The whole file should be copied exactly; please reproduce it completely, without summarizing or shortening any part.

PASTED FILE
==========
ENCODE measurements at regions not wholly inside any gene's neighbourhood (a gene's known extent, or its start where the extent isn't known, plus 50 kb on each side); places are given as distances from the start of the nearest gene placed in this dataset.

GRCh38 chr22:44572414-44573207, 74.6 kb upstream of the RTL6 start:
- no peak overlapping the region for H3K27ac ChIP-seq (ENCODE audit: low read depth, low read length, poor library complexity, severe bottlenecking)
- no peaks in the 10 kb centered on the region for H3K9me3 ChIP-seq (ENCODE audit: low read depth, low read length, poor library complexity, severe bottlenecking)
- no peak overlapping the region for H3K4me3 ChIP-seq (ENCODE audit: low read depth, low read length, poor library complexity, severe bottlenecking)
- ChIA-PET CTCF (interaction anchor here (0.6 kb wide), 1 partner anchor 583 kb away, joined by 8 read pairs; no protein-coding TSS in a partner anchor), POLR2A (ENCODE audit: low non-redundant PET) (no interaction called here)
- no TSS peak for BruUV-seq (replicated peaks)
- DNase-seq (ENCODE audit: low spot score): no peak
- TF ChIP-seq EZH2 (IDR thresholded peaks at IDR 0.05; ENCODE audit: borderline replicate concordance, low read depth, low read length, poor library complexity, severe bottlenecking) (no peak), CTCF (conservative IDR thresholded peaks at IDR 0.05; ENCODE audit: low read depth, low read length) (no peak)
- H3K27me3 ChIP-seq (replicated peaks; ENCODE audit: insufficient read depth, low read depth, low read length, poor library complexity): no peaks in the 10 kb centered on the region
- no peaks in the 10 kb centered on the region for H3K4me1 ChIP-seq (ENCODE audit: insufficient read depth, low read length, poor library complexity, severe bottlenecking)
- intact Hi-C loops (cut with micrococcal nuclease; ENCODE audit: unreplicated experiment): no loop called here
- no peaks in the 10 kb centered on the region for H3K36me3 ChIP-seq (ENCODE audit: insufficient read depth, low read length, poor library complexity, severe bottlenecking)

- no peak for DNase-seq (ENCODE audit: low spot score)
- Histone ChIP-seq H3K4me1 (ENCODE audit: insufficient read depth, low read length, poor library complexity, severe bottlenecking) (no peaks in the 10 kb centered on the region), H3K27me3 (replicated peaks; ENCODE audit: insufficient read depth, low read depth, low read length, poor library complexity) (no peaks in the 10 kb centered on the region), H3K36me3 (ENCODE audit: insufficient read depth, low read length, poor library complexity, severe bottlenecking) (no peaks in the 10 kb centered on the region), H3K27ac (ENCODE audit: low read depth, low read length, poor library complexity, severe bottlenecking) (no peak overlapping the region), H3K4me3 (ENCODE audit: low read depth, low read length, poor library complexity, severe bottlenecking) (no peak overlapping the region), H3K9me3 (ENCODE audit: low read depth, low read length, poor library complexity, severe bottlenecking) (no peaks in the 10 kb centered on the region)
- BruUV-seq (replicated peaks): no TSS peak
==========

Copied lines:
ENCODE measurements at regions not wholly inside any gene's neighbourhood (a gene's known extent, or its start where the extent isn't known, plus 50 kb on each side); places are given as distances from the start of the nearest gene placed in this dataset.

GRCh38 chr22:44572414-44573207, 74.6 kb upstream of the RTL6 start:
- no peak overlapping the region for H3K27ac ChIP-seq (ENCODE audit: low read depth, low read length, poor library complexity, severe bottlenecking)
- no peaks in the 10 kb centered on the region for H3K9me3 ChIP-seq (ENCODE audit: low read depth, low read length, poor library complexity, severe bottlenecking)
- no peak overlapping the region for H3K4me3 ChIP-seq (ENCODE audit: low read depth, low read length, poor library complexity, severe bottlenecking)
- ChIA-PET CTCF (interaction anchor here (0.6 kb wide), 1 partner anchor 583 kb away, joined by 8 read pairs; no protein-coding TSS in a partner anchor), POLR2A (ENCODE audit: low non-redundant PET) (no interaction called here)
- no TSS peak for BruUV-seq (replicated peaks)
- DNase-seq (ENCODE audit: low spot score): no peak
- TF ChIP-seq EZH2 (IDR thresholded peaks at IDR 0.05; ENCODE audit: borderline replicate concordance, low read depth, low read length, poor library complexity, severe bottlenecking) (no peak), CTCF (conservative IDR thresholded peaks at IDR 0.05; ENCODE audit: low read depth, low read length) (no peak)
- H3K27me3 ChIP-seq (replicated peaks; ENCODE audit: insufficient read depth, low read depth, low read length, poor library complexity): no peaks in the 10 kb centered on the region
- no peaks in the 10 kb centered on the region for H3K4me1 ChIP-seq (ENCODE audit: insufficient read depth, low read length, poor library complexity, severe bottlenecking)
- intact Hi-C loops (cut with micrococcal nuclease; ENCODE audit: unreplicated experiment): no loop called here
- no peaks in the 10 kb centered on the region for H3K36me3 ChIP-seq (ENCODE audit: insufficient read depth, low read length, poor library complexity, severe bottlenecking)

- no peak for DNase-seq (ENCODE audit: low spot score)
- Histone ChIP-seq H3K4me1 (ENCODE audit: insufficient read depth, low read length, poor library complexity, severe bottlenecking) (no peaks in the 10 kb centered on the region), H3K27me3 (replicated peaks; ENCODE audit: insufficient read depth, low read depth, low read length, poor library complexity) (no peaks in the 10 kb centered on the region), H3K36me3 (ENCODE audit: insufficient read depth, low read length, poor library complexity, severe bottlenecking) (no peaks in the 10 kb centered on the region), H3K27ac (ENCODE audit: low read depth, low read length, poor library complexity, severe bottlenecking) (no peak overlapping the region), H3K4me3 (ENCODE audit: low read depth, low read length, poor library complexity, severe bottlenecking) (no peak overlapping the region), H3K9me3 (ENCODE audit: low read depth, low read length, poor library complexity, severe bottlenecking) (no peaks in the 10 kb centered on the region)
- BruUV-seq (replicated peaks): no TSS peak